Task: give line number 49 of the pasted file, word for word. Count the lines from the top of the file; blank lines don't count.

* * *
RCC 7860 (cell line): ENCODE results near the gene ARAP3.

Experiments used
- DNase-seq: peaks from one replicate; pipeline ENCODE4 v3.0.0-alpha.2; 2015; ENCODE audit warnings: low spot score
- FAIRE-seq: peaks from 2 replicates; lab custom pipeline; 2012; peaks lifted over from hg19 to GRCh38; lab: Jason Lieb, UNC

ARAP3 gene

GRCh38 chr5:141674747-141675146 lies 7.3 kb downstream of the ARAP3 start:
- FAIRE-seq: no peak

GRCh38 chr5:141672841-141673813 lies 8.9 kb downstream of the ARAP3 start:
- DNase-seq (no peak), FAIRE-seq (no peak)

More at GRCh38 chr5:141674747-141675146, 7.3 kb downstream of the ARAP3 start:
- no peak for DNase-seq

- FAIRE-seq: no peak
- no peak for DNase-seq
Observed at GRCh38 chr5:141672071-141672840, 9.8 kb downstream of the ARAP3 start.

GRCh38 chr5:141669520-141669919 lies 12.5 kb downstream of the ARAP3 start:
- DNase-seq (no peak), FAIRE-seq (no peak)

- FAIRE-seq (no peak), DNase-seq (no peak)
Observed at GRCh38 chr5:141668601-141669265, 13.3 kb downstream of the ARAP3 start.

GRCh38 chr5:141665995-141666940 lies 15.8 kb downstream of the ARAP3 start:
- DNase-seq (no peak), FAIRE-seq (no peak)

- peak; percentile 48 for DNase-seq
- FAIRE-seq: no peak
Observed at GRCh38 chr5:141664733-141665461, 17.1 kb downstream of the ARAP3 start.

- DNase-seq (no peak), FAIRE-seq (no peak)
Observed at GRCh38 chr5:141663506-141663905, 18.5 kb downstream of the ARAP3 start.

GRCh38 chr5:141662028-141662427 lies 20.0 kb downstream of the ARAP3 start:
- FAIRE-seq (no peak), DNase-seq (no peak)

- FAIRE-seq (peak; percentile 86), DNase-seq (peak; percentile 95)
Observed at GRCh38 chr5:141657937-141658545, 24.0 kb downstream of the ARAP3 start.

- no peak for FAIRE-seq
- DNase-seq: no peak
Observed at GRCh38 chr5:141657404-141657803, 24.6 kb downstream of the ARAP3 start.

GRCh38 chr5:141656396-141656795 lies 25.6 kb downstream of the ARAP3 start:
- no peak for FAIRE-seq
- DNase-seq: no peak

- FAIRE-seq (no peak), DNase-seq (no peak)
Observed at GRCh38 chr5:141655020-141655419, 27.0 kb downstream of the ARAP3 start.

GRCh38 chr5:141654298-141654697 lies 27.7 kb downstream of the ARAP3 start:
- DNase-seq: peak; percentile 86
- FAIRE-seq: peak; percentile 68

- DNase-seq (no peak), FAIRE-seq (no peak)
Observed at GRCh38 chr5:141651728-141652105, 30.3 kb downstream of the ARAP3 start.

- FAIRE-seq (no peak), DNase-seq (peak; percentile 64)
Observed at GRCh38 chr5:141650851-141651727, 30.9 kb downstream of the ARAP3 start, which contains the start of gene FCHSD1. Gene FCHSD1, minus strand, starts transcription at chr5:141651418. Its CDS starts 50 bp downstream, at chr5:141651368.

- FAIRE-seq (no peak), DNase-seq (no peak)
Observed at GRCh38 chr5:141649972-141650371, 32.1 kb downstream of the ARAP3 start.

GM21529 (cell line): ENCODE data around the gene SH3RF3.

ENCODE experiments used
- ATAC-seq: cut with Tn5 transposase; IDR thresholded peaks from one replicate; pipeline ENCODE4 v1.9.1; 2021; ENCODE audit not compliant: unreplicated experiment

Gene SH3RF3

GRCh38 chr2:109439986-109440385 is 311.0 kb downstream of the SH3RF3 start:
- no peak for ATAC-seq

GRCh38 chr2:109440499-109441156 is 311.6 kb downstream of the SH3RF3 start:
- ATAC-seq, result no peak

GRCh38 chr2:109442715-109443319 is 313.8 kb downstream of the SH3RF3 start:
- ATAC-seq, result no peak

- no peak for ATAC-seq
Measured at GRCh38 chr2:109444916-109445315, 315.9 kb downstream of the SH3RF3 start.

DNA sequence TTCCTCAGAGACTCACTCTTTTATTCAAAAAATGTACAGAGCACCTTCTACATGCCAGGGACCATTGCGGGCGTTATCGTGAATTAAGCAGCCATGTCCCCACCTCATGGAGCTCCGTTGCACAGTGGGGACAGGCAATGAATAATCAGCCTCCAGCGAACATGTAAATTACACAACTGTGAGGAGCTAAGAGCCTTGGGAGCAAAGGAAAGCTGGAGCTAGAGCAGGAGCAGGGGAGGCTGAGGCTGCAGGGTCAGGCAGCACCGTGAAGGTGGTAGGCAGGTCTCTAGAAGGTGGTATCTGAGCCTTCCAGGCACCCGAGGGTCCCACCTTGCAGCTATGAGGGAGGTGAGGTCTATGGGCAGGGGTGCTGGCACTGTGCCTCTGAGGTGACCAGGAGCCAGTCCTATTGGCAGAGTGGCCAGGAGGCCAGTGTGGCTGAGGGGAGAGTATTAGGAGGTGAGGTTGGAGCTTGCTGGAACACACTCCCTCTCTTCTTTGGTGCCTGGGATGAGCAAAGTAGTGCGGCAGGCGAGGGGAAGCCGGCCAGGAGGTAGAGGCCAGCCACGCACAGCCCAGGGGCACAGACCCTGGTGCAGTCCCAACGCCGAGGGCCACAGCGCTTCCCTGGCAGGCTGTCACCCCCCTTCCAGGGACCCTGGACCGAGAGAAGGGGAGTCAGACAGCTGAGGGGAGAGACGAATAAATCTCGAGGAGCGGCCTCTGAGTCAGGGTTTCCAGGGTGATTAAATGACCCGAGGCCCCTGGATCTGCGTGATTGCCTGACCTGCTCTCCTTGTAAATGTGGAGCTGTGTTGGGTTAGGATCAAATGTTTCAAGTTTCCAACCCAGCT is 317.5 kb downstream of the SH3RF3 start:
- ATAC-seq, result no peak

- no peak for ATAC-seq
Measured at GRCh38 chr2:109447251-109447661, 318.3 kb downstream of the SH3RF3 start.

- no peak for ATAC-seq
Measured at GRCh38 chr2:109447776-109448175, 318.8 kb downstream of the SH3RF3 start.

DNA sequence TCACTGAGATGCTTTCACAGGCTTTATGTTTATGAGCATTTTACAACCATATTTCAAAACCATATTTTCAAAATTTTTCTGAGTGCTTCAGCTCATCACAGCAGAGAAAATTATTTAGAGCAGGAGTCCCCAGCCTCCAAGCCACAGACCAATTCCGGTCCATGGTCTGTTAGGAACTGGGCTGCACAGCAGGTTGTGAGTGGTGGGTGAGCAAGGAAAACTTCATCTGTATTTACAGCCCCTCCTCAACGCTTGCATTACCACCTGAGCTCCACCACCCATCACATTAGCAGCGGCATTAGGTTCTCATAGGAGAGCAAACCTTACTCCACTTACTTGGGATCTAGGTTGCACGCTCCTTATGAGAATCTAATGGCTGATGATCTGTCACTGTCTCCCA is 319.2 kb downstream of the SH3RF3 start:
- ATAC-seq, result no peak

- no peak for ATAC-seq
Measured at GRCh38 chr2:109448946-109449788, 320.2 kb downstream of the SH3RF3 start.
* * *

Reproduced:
- ATAC-seq: cut with Tn5 transposase; IDR thresholded peaks from one replicate; pipeline ENCODE4 v1.9.1; 2021; ENCODE audit not compliant: unreplicated experiment